Methods

Dataset

We used the gene ontology and gene annotation from GeneOntology (GO, http://geneontology.org), version 2019-07-01. The GO’s ontology consists of three ontologies, i.e. biological process (BP), cellular components (CC) and molecular functions (MF). This version of GO contains 31043 BP, 11973 MF, and 4397 CC terms. The annotation provides association between proteins and their corresponding GO terms either manually reviewed by curator or automatically generated by prediction tools. Out all of available evidence codes, only IEA (Inferred from Electronic Annotation) has not assigned manually by a curator. Therefore, it is necessary to exclude the IEA evidence code to prevent cyclic prediction: predict the protein annotations by using predicted data. In this experiment, we exclude annotations encoded by IEA.

We downloaded human KEGG pathway data set from Kyoto Encyclopedia of Genes and Genomes database [12], http://rest.kegg.jp. The database consists of 320 human pathways. We excluded pathways that consists less than 10 proteins to ensure adequate training and testing in the cross-validation scheme and mapped the NCBI gene id to its corresponding Uniprot identifier. As a result, we obtained 308 pathways and the number of proteins in the pathways range from 10 to 521 proteins with most of the pathways having proteins less than 100 proteins (Fig. 1).

Fig. 1
figure1

Distribution of pathways and the number of their proteins used in this experiment

Data representation

We used multimodal data as input to our model, including the GO terms and k-mer information from protein sequences. While a simplistic approach to represent GO terms is a binary vector with 1 or 0 representing the presence or absence of GO terms in annotation of given gene, our method adopts a scheme from [5], which considers both of the structure of the GO graph and the information content of the GO terms in building the vector of the gene and their corresponding annotations (Fig. 2).

Fig. 2
figure2

Generation of vector representation from GO dataset. In this example, the protein is annotated with t3 and t4. To generate protein’s feature vector, the normalized IC of t3 and t4 is used in the first stage. On second stage, the semantic value (SV) of all term ancestors of t3 and t4 are calculated. Since t3 and t4 share common ancestor, t1 and t2, the semantic value for t1 and t2 are average semantic value (\(\overline {SV} \)). See Material and Methods for detail description

Specifically, before we build the gene vector, we first calculated the semantic value (SV) for each GO term in the annotation of a given protein. We used a normalized information content of term ti by dividing the information content of term ti with the maximum IC in whole set of GO terms T as follows:

$$ IC_{n}(t_{i}) = \frac{IC(t_{i})}{ \max\limits_{t_{j} \in T} IC(t_{j})} $$
(1)

Then we expanded the annotation of a given protein by including all of the ancestor terms: for each annotation term ti in a given protein, we assigned the weighted semantic value for all ancestor terms of term ti, defined as follows:

$$ SV(t_{{pi}}) = w^{d_{p}}IC_{n}(t_{{pi}}), $$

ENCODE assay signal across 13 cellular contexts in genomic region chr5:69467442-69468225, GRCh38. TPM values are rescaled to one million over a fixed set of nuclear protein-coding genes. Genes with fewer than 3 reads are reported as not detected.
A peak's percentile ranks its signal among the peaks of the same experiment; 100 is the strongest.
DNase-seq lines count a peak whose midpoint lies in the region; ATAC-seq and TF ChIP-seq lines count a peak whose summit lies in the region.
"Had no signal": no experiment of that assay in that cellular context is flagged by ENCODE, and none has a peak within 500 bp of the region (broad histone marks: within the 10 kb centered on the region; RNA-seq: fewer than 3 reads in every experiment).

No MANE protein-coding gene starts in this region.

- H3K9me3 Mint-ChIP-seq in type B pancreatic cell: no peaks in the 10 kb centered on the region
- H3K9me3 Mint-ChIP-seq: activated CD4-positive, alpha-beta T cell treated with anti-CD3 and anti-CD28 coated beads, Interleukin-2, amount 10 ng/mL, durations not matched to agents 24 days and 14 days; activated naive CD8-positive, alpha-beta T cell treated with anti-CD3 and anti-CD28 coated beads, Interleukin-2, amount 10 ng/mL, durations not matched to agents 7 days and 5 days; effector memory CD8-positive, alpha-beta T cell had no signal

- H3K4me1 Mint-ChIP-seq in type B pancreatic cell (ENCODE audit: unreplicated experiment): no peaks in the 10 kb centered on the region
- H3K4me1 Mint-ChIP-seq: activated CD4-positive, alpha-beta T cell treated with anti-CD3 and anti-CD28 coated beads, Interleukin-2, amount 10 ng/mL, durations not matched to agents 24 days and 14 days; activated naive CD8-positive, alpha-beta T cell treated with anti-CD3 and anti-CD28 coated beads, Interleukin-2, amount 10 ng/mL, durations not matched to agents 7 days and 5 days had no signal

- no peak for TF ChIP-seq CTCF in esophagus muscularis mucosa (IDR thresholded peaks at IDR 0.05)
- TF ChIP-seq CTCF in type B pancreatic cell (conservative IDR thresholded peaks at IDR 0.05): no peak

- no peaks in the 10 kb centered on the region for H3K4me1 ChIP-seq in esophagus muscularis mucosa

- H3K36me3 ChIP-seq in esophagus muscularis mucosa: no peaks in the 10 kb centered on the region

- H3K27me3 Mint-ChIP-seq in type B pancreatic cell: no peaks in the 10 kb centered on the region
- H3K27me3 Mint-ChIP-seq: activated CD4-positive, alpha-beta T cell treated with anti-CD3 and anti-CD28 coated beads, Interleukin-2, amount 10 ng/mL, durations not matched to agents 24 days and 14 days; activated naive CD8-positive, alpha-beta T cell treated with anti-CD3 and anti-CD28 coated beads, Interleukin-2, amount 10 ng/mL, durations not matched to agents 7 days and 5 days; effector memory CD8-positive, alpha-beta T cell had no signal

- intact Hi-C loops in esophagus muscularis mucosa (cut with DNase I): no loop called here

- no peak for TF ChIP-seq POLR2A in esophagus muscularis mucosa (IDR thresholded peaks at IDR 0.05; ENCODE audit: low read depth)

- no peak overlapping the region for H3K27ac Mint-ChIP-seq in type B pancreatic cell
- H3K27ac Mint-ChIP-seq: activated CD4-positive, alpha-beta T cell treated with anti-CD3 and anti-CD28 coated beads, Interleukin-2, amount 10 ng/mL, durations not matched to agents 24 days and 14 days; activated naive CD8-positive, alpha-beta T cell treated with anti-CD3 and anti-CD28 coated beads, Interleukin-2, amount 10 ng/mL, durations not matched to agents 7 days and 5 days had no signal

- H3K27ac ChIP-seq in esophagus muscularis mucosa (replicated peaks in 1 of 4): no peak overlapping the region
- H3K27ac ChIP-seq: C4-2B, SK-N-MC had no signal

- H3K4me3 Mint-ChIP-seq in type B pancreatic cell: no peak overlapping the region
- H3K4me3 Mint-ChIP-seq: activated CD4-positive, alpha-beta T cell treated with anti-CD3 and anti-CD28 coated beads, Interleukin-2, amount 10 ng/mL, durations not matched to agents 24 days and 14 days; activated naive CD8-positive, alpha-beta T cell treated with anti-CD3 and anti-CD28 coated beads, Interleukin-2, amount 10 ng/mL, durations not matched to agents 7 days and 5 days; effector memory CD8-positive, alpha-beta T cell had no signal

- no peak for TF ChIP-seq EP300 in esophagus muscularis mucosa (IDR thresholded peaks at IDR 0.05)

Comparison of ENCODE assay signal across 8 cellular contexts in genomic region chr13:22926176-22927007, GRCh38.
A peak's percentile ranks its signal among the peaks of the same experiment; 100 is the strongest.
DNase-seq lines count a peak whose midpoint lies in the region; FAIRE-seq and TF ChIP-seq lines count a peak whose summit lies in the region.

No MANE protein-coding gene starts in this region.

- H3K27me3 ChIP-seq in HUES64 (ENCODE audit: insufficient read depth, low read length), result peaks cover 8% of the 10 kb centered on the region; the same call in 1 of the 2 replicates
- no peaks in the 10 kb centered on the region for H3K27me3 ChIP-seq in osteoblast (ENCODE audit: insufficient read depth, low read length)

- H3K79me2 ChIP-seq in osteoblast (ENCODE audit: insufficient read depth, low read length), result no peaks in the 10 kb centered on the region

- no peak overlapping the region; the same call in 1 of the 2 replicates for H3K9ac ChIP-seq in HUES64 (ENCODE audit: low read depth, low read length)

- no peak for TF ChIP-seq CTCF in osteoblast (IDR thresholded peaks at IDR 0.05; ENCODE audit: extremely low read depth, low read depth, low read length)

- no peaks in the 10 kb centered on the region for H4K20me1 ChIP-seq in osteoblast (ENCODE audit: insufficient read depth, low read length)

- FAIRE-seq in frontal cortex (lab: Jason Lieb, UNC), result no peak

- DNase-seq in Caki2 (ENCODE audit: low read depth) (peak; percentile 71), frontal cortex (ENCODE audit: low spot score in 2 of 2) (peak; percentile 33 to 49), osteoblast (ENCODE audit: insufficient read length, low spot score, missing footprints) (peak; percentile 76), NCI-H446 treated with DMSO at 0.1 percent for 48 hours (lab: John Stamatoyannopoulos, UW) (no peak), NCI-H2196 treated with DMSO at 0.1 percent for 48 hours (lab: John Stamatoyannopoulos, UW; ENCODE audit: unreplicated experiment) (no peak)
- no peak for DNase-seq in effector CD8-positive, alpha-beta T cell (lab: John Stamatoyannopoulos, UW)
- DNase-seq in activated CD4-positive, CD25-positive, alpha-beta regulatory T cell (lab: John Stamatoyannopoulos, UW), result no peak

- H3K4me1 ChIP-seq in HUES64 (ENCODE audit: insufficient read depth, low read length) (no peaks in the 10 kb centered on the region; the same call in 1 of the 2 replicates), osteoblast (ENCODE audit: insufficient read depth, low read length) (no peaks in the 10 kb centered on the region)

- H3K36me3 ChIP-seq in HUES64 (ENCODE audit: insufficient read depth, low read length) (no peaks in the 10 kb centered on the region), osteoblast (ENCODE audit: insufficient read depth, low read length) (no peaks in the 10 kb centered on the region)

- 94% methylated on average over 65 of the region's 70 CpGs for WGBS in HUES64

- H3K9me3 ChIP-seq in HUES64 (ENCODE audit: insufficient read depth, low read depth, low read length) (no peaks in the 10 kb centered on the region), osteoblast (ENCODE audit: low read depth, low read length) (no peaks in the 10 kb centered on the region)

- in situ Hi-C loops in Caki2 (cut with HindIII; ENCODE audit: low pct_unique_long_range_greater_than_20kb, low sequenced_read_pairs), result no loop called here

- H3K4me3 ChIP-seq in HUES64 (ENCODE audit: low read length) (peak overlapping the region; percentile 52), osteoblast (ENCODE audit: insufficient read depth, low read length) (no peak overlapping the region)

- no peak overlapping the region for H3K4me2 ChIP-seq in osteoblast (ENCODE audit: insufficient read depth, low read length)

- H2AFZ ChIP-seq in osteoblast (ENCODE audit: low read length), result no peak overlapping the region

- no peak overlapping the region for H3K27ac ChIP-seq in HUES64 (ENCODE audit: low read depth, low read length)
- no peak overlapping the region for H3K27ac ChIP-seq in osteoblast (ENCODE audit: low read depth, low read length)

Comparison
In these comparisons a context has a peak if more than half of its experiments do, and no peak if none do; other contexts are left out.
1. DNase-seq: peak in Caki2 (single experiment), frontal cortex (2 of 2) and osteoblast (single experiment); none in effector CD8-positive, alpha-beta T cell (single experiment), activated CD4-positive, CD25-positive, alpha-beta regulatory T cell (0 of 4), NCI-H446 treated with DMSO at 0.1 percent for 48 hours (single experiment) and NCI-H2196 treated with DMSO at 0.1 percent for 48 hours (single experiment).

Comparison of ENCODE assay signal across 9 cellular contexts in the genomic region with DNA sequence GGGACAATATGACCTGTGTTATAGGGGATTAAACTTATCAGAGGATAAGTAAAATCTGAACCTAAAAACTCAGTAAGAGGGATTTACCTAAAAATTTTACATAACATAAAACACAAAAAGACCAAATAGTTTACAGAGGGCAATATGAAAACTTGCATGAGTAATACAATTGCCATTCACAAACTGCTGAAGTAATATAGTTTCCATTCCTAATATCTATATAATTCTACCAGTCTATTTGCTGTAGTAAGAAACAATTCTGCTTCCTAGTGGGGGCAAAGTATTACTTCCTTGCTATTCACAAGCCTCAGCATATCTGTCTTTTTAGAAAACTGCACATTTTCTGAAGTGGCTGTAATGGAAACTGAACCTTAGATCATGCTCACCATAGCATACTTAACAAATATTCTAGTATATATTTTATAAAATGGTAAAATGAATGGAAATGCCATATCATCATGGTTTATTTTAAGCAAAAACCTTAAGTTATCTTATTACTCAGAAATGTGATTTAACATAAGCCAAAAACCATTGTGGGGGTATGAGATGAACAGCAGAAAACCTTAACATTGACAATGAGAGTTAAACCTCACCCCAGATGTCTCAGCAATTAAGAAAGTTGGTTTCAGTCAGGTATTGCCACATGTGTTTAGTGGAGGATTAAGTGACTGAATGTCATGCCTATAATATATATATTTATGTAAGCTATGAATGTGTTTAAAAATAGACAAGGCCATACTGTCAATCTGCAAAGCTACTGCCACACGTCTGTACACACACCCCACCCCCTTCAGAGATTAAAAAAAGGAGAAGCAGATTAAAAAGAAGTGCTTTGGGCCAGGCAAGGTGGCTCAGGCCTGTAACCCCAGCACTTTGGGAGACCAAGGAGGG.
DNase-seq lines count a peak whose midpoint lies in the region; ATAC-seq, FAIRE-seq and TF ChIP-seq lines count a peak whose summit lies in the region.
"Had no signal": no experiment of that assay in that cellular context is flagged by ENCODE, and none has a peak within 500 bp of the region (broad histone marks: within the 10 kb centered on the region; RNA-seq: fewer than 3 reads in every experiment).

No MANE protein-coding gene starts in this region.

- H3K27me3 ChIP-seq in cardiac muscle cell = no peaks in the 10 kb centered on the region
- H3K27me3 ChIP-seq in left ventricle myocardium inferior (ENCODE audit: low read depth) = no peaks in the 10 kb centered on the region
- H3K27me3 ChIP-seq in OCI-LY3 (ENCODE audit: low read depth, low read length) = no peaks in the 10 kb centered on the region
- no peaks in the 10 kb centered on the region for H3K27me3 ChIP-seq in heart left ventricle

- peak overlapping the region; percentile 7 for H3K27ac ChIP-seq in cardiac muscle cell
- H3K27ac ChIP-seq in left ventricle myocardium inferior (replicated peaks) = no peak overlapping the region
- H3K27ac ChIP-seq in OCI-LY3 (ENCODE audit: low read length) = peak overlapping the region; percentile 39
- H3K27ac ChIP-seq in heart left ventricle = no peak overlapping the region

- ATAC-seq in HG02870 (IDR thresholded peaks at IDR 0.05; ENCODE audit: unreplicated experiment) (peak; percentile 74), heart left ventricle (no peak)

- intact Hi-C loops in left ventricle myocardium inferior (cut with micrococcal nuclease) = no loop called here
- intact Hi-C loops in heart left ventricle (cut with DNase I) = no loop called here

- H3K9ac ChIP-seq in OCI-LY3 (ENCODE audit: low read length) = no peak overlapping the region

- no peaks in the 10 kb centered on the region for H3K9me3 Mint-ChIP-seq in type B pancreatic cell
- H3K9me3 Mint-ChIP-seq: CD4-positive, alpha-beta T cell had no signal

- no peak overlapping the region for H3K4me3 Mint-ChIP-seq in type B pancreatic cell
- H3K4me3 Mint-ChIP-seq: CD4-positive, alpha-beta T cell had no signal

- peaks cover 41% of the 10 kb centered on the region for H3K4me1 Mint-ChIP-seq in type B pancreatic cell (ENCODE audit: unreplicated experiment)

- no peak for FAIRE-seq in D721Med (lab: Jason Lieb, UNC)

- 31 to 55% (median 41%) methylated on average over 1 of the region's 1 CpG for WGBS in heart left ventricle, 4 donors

(2)

wherew is the weight, in this case we use a fix constant of 0.5, tpi is all ancestor terms of term ti and dpi is the path length of term ti to its ancestor tpi. The path length is defined as the difference of the maximum depth between the two terms in the GO tree.

When there are multiple GO terms in the annotation of a given protein, it is possible that these GO terms may have ancestor terms in common. Therefore, during expansion of the annotation vector for a given protein, a common ancestor term will have multiple semantic values, each for annotation term in the original annotation, as the common ancestor term may receive a semantic value from all of its descendants. Hence, we calculated the average of these values (\(\overline {SV(t_{p})} \)) as the new semantic values for a common ancestor term tp. Note that, in GO hierarchy, there are other relationships such as “NOT” and “contribute to”, between two GO terms; in this study, however, we only include “is_a” relationship for calculating the semantic value, following the same practice as in other method such as [7], which we compare with.

After this procedure, a gene is represented as a vector of n-dimension, where n = |T|, each dimension corresponding to one GO term in the gene ontology hierarchy, with a semantic value being either a) the normalized information content if the GO term is present in the gene annotation, or b) a value assigned as above for a GO term whose descendant(s) is present, or c) a value of zero if a GO term is not of either of the two former cases.

In addition to gene annotation data as input to our model, we also used sequence-based features, such k-mer. The k-mer feature represents the sequence information as the frequency of k-mer, in this case we used k=2.

Neural network architecture

Artificial neural network is inspired by biological process [13]. It consists of layers of neurons that are fully connected between layers, but no connection between neurons in the same layer. Each neuron performs linear transformation operation of weighted information summation coming from all neurons in previous layer adjusted by some biases followed by nonlinear activation function f, as define by following equation: